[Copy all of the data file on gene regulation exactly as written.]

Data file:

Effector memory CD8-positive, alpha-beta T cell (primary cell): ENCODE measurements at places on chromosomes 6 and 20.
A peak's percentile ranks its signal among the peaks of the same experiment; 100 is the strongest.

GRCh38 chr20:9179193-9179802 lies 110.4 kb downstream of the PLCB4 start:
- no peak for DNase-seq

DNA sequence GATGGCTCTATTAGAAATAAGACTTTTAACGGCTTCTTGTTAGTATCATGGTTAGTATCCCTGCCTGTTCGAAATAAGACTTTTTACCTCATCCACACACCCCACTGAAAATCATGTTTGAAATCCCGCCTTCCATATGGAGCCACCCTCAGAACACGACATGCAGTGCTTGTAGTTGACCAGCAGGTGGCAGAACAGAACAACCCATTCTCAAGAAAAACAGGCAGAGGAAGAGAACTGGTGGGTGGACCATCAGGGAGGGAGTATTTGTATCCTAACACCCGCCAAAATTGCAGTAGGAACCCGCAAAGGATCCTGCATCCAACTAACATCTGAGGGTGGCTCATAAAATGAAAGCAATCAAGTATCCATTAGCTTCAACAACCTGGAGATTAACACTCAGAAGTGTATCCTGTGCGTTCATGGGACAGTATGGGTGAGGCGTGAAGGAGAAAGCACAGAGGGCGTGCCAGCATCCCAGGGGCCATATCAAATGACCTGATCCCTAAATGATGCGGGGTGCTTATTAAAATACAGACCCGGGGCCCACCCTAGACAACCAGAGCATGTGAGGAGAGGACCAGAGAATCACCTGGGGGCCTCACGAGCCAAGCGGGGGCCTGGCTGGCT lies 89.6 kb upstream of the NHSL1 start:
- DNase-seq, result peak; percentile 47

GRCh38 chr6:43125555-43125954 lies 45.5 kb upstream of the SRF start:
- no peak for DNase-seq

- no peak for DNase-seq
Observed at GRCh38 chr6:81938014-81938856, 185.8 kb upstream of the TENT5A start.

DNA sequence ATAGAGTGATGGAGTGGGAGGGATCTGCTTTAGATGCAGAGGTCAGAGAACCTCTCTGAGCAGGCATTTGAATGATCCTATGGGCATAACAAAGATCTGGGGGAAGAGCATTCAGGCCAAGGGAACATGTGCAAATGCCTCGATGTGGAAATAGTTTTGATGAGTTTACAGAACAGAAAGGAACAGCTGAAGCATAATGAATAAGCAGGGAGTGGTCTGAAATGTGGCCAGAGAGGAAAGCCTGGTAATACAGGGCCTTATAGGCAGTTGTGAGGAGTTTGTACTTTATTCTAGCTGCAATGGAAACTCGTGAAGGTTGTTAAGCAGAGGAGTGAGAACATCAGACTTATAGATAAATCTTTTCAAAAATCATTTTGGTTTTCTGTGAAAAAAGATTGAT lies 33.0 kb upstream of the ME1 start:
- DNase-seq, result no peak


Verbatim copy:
Effector memory CD8-positive, alpha-beta T cell (primary cell): ENCODE measurements at places on chromosomes 6 and 20.
A peak's percentile ranks its signal among the peaks of the same experiment; 100 is the strongest.

GRCh38 chr20:9179193-9179802 lies 110.4 kb downstream of the PLCB4 start:
- no peak for DNase-seq

DNA sequence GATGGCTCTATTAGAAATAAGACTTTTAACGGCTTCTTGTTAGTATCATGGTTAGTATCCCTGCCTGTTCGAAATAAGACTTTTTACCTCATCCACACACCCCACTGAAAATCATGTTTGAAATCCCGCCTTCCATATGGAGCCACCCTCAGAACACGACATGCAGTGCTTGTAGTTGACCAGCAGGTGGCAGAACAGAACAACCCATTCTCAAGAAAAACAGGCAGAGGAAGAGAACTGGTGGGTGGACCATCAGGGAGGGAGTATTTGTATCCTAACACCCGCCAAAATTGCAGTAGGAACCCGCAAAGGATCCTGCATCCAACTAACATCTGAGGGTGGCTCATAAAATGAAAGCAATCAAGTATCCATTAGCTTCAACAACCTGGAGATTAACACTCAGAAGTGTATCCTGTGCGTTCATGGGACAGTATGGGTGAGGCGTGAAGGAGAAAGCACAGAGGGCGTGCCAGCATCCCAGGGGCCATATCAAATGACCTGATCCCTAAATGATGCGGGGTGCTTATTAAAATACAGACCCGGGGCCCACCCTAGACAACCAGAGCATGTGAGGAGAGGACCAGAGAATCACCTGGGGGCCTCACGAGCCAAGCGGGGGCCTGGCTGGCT lies 89.6 kb upstream of the NHSL1 start:
- DNase-seq, result peak; percentile 47

GRCh38 chr6:43125555-43125954 lies 45.5 kb upstream of the SRF start:
- no peak for DNase-seq

- no peak for DNase-seq
Observed at GRCh38 chr6:81938014-81938856, 185.8 kb upstream of the TENT5A start.

DNA sequence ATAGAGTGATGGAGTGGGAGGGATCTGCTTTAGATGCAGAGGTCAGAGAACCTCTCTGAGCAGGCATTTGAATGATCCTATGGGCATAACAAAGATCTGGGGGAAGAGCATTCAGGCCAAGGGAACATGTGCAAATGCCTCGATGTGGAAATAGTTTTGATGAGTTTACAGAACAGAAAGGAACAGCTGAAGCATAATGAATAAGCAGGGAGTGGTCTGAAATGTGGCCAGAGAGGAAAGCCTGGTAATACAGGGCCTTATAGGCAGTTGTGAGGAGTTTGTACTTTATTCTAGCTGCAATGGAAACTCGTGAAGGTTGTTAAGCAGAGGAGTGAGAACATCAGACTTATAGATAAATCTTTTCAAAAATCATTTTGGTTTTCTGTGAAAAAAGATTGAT lies 33.0 kb upstream of the ME1 start:
- DNase-seq, result no peak